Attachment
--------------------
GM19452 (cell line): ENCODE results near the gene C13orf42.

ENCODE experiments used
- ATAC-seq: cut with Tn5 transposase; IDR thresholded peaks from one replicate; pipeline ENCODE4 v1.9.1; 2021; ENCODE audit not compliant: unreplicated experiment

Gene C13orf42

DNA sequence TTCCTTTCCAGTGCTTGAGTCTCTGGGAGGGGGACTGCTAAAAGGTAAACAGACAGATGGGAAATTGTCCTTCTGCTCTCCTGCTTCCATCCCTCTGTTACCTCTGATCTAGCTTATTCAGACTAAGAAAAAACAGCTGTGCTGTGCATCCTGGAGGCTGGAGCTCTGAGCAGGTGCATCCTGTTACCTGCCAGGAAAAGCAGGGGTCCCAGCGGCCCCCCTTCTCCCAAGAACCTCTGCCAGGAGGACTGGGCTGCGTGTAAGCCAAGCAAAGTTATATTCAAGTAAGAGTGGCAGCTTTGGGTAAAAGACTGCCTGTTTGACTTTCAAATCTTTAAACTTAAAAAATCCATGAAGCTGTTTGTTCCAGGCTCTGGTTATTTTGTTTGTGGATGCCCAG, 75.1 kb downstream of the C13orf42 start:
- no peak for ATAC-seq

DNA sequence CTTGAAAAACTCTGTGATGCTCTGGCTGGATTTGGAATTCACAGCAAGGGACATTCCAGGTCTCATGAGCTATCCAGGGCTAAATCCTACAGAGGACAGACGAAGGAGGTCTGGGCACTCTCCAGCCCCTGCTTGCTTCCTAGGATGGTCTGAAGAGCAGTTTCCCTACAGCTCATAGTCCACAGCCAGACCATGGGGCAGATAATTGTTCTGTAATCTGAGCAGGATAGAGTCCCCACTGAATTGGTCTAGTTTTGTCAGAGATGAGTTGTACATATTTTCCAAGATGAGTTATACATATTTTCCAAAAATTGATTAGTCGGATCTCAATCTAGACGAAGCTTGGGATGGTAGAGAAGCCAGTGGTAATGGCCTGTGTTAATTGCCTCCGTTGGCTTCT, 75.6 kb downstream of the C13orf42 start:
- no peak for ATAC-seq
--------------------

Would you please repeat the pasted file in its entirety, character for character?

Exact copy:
GM19452 (cell line): ENCODE results near the gene C13orf42.

ENCODE experiments used
- ATAC-seq: cut with Tn5 transposase; IDR thresholded peaks from one replicate; pipeline ENCODE4 v1.9.1; 2021; ENCODE audit not compliant: unreplicated experiment

Gene C13orf42

DNA sequence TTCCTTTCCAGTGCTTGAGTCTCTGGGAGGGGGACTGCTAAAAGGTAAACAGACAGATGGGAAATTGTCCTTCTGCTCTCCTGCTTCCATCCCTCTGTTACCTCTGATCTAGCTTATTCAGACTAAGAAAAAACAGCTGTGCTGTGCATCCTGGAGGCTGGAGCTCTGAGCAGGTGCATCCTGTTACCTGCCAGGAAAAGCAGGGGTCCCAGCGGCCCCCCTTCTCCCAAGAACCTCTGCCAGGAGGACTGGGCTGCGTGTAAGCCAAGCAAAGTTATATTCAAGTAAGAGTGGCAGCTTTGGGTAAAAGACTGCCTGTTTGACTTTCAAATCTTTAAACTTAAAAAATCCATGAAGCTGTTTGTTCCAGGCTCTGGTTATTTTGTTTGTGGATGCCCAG, 75.1 kb downstream of the C13orf42 start:
- no peak for ATAC-seq

DNA sequence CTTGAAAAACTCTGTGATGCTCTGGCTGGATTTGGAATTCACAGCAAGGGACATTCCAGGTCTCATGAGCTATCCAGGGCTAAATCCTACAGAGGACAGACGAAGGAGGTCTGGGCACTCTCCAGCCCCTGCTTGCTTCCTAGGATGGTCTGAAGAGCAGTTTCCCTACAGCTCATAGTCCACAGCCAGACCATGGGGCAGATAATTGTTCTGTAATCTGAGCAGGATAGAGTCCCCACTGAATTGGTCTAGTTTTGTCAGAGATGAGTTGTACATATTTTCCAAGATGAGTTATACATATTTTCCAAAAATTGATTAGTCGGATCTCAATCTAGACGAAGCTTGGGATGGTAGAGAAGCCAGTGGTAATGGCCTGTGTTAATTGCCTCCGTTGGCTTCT, 75.6 kb downstream of the C13orf42 start:
- no peak for ATAC-seq